I also pay tribute to the work of local women's groups in Tallaght, where not only paid employees but also volunteers make up in some cases for the inadequacies of State provision. I am sure it is the same throughout the country. I welcome the fact that a new refuge is being opened, and I accept that this is not purely the Minister's responsibility. However, the fact that Saoirse Women's Refuge, for example, must do all this fundraising to fill the centre with furniture, equipment, etc., demonstrates a problem in that it is not sufficiently funded. Even with the opening of the new centre, does the Minister accept that compared with the Istanbul standards, for example, we still have significantly fewer spaces than we need? What long-term plans exist to keep refuge centres afloat in order that they not be forced to engage in all this fundraising from local communities as opposed to funding being provided by the State?

I am very much aware of the additional fundraising that domestic refuge shelters need to do because they talk to me too. I will answer the Deputy's questions in a couple of different ways. Regarding the ongoing resources they require, since the beginning of my Ministry, I have increased the resources to this sector by more than €5 million in recent years. I understand that is limited, but there has been an increase based on priority in the past year as well as this year, I expect. What is the best way to target the money? I have asked the sector and pulled together representatives of it to identify how best to use the resources to meet the greatest need.

I would like to address the issue of the standard of the Istanbul Convention in my final reply.

I wish to raise the question of the interaction between domestic violence or intimate partner violence and the housing crisis. Safe Ireland has reported that housing instability is four times more likely to affect women who have experienced domestic violence and that one in four homeless women cites intimate partner violence as a major contributor to her homelessness. This was illustrated by a woman who recently contacted me for assistance. This, again, does not directly relate to the question of refuges. This woman lives very close to her former partner, who is abusive and violent towards her. South Dublin County Council refuses to treat her as a priority for a transfer because she is a tenant of an approved housing body. The approved housing body has tried to assist but does not have appropriate alternative accommodation.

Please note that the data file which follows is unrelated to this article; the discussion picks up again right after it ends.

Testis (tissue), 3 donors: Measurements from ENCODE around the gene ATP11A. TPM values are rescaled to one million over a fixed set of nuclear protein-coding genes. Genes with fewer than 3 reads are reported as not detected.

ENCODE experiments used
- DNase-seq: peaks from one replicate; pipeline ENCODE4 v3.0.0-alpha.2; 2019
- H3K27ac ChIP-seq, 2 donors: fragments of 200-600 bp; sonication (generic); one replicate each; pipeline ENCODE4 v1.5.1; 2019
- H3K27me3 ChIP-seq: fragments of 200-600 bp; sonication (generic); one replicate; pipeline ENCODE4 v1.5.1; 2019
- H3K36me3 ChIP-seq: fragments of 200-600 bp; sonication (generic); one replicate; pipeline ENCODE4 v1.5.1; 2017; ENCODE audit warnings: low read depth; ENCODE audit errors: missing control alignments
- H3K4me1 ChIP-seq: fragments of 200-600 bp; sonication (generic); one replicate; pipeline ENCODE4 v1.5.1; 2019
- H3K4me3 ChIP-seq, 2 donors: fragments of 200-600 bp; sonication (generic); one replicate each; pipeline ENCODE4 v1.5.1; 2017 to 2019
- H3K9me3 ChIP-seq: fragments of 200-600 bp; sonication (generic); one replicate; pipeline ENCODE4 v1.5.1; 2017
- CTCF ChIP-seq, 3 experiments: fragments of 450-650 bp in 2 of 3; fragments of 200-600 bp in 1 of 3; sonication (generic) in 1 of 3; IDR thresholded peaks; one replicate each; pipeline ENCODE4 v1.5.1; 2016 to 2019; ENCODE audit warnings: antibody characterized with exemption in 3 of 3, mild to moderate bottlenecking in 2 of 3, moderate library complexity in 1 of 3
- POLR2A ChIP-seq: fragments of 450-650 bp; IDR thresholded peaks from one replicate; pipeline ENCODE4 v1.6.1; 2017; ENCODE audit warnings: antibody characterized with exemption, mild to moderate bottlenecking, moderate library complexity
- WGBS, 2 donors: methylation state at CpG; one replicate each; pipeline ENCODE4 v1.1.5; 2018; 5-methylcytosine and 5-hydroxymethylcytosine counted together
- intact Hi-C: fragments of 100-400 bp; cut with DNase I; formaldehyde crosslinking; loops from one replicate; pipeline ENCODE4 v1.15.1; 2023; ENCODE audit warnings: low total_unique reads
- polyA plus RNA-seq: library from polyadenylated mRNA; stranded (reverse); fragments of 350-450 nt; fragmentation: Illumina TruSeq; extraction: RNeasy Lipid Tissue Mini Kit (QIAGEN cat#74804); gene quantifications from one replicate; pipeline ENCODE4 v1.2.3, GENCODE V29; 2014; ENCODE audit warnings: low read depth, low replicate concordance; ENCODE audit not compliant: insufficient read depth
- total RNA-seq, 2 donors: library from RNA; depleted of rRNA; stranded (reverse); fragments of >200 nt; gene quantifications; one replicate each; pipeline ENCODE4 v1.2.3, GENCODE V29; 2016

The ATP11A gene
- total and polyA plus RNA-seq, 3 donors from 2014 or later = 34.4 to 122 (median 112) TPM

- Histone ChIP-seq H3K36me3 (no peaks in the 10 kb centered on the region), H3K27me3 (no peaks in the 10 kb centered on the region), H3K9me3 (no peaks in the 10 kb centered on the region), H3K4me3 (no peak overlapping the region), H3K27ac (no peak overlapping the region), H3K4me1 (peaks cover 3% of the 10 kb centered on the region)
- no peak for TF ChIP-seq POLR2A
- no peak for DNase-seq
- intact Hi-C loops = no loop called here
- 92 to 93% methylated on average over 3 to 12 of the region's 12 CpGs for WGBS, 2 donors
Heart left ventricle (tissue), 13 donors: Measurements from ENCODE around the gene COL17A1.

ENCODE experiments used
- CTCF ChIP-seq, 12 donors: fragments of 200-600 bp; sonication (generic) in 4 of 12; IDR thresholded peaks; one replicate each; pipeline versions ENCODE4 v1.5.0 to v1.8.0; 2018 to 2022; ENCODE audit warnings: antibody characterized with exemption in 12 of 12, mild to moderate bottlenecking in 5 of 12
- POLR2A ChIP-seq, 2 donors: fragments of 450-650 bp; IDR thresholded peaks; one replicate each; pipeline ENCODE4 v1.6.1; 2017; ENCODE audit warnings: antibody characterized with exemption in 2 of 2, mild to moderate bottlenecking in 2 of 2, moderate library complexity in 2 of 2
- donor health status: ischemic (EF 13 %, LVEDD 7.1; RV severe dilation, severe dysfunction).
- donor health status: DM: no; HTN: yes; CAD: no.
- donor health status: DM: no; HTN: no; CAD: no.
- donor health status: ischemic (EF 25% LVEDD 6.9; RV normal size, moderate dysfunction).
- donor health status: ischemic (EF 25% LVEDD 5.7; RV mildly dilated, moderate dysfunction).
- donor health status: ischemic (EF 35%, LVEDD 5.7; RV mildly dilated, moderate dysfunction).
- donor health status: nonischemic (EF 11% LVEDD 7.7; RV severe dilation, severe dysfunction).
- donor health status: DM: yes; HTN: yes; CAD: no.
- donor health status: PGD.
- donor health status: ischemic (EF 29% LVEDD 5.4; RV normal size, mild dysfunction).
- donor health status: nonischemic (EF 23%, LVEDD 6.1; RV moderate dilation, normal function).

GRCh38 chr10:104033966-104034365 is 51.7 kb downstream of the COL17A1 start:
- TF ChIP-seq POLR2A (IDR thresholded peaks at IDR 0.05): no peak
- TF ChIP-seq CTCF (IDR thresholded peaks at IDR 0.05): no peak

She is left in limbo between the council and the approved housing body because the approved housing body said it does not have anywhere appropriate and the council simply refuses to treat her as a priority despite letters from Saoirse Women's Refuge, the Garda etc.

I thank the Deputy for raising the issue. I am aware of the interface between housing, homelessness and domestic and sexual violence. That is clearly an issue. Safe Ireland is one of our greatest organisations in this area and does excellent work. I am also aware of the issues that it raises and shares with the Deputy and I seek to address them. On the standards of the Istanbul Convention and how many refuge spaces we have, as the Deputy is aware, the Istanbul Convention recommends two standards. Tusla is following one. Safe Ireland and other organisations want us to follow the other, which would require us to increase the number of refuge spaces by significantly more than we have now. With the standard currently in use, we are almost providing the number of required refuge spaces. Space is available in five units in Rathcoole for five adults and 15 children. Nine units will be available in Rathmines in 2020 for nine adults and 27 children. There will also be additional spaces in Galway.

Tusla is reviewing what is required throughout the country. Those standards are going to be reviewed. I have indicated my preference for a standard that requires more refuge spaces.

The Minister is out of time.

I am aware that it would cost considerably more money. One reason that Tusla and others are going with the first standard is because of the argument that we ought to spend our money to provide community services and integrate them into the community.

Written Answers are published on the Oireachtas website.